Equipment and workers toil to build a tunnel for the railroad to get moving through Spanish Fork Canyon again during June of 1983 after a huge mudslide directly wiped out rail lines and Highway 6. Another casualty of the slide was the small town of Thistle, which was inundated by water backing up behind the slide. Even though the water was eventually drained from the natural lake that was formed by the slide, the town was never rebuilt. Only some ruins and a few roof tops that are stuck on the mountainsides around where the water raised them still remain today, as a note in history of a town that once was.
Editor's Note: This is one of a series of articles about the history of the Sun Advocate and the county it covers as a newspaper. The article is being written from front page stories that appeared during each year in commemoration of the 120th anniversary of the newspaper's birth in 1891.
The mudslide that took out the highway and the railroad in Spanish Fork Canyon in 1983 was a disaster for southeastern Utah economically. That was particularly true for Carbon County.
In April of that year the mud started to slide due to one of the wettest springs on record and when it was done the passage through the canyon to the coal fields of Utah were under 100 feet of mud and rock. There was no coal going anywhere through that canyon.
On top of that, in early June the local area had to deal with other effects of a heavy snow pack coming down in the form of runoff due to unusually hot temperatures. In Scofield a bridge washed out and another was so damaged it was closed as Mud Creek spilled over its banks. The town also lost one of two culinary water lines in the deluge.
At the same time the Price River Water Improvement District was working hard to protect its water works because high, strong water down Price River was threatening to damage the diversion structure to its treatment plant. In addition, the PRWID water plant was having to work harder than ever because Price City's plant was not able to handle the muddy water coming in due to the floods. This meant PRWID having to up production by one million gallons per day so Price city could have culinary water.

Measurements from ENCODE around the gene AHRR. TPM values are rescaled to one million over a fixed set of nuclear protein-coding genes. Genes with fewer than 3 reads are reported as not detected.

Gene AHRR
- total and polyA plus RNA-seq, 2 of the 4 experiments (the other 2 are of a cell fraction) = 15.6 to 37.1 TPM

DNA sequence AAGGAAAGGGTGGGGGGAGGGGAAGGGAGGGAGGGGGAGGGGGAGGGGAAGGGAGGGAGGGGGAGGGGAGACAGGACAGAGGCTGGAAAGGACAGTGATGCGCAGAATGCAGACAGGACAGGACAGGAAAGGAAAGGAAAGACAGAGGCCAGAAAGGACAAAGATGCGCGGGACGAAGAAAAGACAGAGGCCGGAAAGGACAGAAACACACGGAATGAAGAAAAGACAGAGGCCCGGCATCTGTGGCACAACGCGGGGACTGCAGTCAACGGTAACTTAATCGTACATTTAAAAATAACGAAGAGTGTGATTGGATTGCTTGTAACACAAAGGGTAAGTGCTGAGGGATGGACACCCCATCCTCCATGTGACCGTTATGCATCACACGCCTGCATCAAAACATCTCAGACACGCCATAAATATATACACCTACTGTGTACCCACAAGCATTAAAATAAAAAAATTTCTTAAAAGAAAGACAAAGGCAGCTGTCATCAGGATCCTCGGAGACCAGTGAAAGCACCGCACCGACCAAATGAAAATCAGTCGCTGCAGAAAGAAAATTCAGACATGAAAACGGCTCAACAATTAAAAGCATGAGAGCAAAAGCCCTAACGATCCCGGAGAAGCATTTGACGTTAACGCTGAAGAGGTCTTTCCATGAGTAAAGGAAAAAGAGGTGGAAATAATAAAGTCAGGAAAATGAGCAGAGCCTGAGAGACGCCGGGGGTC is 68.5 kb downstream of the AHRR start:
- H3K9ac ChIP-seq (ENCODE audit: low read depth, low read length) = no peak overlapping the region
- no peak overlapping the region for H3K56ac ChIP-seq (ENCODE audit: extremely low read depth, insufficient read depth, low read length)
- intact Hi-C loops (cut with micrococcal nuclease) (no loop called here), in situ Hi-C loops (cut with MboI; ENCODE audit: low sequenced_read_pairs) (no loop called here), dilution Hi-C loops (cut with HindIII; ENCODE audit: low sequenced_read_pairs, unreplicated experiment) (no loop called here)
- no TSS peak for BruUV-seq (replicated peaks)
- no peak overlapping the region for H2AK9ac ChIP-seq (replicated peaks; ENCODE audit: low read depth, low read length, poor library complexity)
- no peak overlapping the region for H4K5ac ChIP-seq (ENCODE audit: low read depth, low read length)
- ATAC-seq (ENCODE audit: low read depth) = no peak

But hope for the slide situation was on the way. The 2.5 mile long lake that was created by the slide was beginning to drop by mid June due to a drainage tunnel that had been built and pumps erected by the Army Corp of Engineers. Good news for the coal industry came in the form of a very active Rio Grande Railroad which started almost immediately after the slide stabilized to bore a 3,100 foot tunnel through the mountain for their train cars to traverse. Atop the mountain, W.W. Clyde Construction Company was blasting and honing a road over the top, a road which is still used as the major thoroughfare from Carbon to the Wasatch Front today.
On July 4 the tunnel was opened for railroad traffic and coal began to flow down the canyon on train cars once again. But it wouldn't be until the nearly the end of the year before Highway 6 was routed over Billy's Mountain and opened to auto traffic. The construction of the road was held up by a number of factors including two rock slides that occurred in November, and very bad weather hitting the area in December, slowing work considerably. The highway finally opened on the last day of December at noon. Drivers were thrilled to not have to drive over Indian Canyon and through Heber to get to the Wasatch Front, which added at least an hour of travel time to the trip each way.